Background: Diverse values clarification methods exist. It is important to understand which, if any, of their design features help people clarify values relevant to a health decision.
Purpose: To explore the effects of design features of explicit values clarification methods on outcomes including decisional conflict, values congruence, and decisional regret.
Data sources: MEDLINE, all EBM Reviews, CINAHL, EMBASE, Google Scholar, manual search of reference lists, and expert contacts.
Study selection: Articles were included if they described the evaluation of 1 or more explicit values clarification methods.
Data extraction: We extracted details about the evaluation, whether it was conducted in the context of actual or hypothetical decisions, and the results of the evaluation. We combined these data with data from a previous review about each values clarification method's design features.
Data synthesis: We identified 20 evaluations of values clarification methods within 19 articles. Reported outcomes were heterogeneous. Few studies reported values congruence or postdecision outcomes. The most promising design feature identified was explicitly showing people the implications of their values, for example, by displaying the extent to which each of their decision options aligns with what matters to them.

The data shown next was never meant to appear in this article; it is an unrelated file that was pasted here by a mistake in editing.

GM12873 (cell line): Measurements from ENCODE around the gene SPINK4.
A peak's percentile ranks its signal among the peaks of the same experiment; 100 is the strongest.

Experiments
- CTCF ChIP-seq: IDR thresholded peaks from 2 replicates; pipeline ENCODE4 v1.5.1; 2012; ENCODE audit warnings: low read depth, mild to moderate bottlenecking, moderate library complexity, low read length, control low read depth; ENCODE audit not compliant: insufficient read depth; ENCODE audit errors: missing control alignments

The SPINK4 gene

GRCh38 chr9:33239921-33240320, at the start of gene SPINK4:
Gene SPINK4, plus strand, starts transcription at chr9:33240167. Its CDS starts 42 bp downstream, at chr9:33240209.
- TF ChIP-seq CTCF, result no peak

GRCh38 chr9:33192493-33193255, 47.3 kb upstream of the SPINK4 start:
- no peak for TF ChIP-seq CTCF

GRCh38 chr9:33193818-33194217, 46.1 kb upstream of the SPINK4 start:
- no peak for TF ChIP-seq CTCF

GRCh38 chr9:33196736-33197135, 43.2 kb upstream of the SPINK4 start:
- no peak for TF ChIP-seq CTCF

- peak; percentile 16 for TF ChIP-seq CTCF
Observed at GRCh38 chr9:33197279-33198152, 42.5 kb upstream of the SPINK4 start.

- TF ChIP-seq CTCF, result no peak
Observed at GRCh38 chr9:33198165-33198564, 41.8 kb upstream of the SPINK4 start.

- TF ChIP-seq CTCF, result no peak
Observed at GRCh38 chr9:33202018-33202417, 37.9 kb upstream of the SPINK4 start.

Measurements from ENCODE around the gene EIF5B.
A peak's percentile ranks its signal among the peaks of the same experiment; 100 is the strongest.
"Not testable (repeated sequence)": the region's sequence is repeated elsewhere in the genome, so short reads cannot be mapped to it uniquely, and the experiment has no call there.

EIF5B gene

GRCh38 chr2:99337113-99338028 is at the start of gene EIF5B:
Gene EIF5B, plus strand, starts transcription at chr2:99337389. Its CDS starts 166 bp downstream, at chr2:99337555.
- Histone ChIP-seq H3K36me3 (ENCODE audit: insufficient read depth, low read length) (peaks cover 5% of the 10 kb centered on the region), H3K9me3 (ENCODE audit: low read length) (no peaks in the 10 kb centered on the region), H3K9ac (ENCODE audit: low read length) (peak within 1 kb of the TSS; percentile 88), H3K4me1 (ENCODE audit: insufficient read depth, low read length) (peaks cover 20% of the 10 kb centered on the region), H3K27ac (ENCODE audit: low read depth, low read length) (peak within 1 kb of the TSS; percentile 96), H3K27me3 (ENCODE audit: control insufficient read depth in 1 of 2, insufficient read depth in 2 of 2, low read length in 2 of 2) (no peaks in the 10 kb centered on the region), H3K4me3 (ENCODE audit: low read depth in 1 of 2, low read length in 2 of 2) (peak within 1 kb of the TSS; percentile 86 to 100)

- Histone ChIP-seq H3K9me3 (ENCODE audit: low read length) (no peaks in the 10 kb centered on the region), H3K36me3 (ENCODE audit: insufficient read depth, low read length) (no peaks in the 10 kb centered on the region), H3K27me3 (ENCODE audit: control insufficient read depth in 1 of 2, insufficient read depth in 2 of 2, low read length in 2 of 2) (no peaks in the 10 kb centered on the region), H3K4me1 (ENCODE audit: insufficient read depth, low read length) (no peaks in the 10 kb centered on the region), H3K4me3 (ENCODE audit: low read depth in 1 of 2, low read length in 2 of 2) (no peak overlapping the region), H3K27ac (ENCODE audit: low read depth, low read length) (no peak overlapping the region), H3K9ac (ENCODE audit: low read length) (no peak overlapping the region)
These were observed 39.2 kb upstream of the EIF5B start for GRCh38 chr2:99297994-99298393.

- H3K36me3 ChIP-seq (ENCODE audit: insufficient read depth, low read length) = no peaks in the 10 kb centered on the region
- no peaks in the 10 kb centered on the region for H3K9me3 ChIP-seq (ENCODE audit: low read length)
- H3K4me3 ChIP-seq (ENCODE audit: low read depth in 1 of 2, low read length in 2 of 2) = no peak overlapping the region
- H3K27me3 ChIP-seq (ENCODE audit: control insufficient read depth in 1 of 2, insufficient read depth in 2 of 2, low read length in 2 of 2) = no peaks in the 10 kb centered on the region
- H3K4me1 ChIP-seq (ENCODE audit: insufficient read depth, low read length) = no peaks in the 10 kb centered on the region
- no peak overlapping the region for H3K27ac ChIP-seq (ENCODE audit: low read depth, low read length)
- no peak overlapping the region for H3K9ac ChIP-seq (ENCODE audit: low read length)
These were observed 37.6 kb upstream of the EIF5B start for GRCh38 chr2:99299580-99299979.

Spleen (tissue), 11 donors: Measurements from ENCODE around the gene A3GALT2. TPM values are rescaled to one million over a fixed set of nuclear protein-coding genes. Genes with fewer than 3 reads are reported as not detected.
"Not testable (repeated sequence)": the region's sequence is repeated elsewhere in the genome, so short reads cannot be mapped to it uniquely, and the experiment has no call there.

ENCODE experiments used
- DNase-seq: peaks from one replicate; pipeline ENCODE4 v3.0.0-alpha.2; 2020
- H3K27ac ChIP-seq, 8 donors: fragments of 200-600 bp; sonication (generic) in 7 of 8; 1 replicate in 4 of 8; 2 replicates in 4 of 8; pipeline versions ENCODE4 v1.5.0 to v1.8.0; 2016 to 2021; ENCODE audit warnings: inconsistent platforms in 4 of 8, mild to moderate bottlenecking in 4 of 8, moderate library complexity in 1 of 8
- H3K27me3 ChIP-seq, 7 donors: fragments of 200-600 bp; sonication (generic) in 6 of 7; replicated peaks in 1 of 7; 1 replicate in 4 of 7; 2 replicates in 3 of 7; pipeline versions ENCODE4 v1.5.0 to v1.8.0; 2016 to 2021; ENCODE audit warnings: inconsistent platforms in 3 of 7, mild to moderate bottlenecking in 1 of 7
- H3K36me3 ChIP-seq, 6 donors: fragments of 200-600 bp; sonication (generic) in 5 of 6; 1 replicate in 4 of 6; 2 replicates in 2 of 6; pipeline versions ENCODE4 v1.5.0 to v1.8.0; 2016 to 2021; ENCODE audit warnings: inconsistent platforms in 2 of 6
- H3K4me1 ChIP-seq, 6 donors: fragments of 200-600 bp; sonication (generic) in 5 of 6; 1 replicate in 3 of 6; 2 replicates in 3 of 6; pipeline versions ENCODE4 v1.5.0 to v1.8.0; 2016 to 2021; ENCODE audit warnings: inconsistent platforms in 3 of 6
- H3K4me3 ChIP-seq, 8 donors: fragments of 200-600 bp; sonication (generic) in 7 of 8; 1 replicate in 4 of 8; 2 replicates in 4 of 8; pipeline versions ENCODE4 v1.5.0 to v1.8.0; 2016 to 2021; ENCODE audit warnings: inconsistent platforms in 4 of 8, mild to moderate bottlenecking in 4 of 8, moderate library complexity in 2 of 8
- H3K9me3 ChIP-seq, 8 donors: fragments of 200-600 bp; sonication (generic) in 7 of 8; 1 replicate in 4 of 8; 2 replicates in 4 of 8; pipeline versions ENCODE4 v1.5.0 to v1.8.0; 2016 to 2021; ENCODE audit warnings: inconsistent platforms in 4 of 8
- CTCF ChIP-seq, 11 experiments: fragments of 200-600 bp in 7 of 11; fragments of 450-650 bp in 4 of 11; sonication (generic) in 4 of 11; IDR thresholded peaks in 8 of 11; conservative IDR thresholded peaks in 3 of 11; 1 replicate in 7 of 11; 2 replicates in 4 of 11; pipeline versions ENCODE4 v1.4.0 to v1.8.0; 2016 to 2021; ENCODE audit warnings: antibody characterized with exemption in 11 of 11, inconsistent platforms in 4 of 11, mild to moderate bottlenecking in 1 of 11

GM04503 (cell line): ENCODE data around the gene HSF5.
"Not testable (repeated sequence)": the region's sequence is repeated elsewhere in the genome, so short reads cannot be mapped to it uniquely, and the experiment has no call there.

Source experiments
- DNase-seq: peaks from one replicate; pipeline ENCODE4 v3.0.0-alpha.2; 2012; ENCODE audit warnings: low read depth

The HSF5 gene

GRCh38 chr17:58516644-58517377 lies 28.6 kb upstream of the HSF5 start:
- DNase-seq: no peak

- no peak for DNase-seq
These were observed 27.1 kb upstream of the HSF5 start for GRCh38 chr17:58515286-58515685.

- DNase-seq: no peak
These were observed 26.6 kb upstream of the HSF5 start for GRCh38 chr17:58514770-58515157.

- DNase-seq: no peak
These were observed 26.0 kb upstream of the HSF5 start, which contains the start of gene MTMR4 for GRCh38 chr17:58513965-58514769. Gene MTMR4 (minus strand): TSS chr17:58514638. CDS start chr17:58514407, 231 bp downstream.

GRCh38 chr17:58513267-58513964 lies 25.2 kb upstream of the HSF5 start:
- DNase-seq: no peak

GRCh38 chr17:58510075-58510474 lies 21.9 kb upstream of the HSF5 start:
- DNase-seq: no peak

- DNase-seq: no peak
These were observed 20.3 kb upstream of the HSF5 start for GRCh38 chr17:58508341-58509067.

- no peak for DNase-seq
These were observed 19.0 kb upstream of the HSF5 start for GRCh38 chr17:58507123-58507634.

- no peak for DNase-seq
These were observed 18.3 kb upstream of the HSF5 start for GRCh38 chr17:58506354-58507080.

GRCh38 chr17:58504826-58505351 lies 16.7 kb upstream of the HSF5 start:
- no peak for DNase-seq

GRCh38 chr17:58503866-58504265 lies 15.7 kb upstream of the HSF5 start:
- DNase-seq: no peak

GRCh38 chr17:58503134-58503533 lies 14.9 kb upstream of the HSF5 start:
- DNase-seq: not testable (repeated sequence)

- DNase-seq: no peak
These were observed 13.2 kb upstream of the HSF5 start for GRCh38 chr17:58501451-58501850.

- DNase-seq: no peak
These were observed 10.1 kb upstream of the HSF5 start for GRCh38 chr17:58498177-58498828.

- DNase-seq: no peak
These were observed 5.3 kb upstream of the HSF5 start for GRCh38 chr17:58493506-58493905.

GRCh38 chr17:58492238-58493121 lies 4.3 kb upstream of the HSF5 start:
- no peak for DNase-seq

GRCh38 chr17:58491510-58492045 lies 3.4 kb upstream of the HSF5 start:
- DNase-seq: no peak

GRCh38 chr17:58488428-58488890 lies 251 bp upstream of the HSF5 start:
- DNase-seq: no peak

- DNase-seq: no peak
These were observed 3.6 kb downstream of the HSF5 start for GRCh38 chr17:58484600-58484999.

Limitations: Because of the heterogeneity of outcomes, we were unable to perform a meta-analysis. Results should be interpreted with caution.
Conclusions: Few values clarification methods have been evaluated experimentally. More research is needed to determine effects of different design features of values clarification methods and to establish best practices in values clarification. When feasible, evaluations should assess values congruence and postdecision measures of longer-term outcomes.
Keywords: decision aids; decision making; design; preferences; shared decision making; values clarification; values clarification exercise; values clarification method.
© The Author(s) 2016.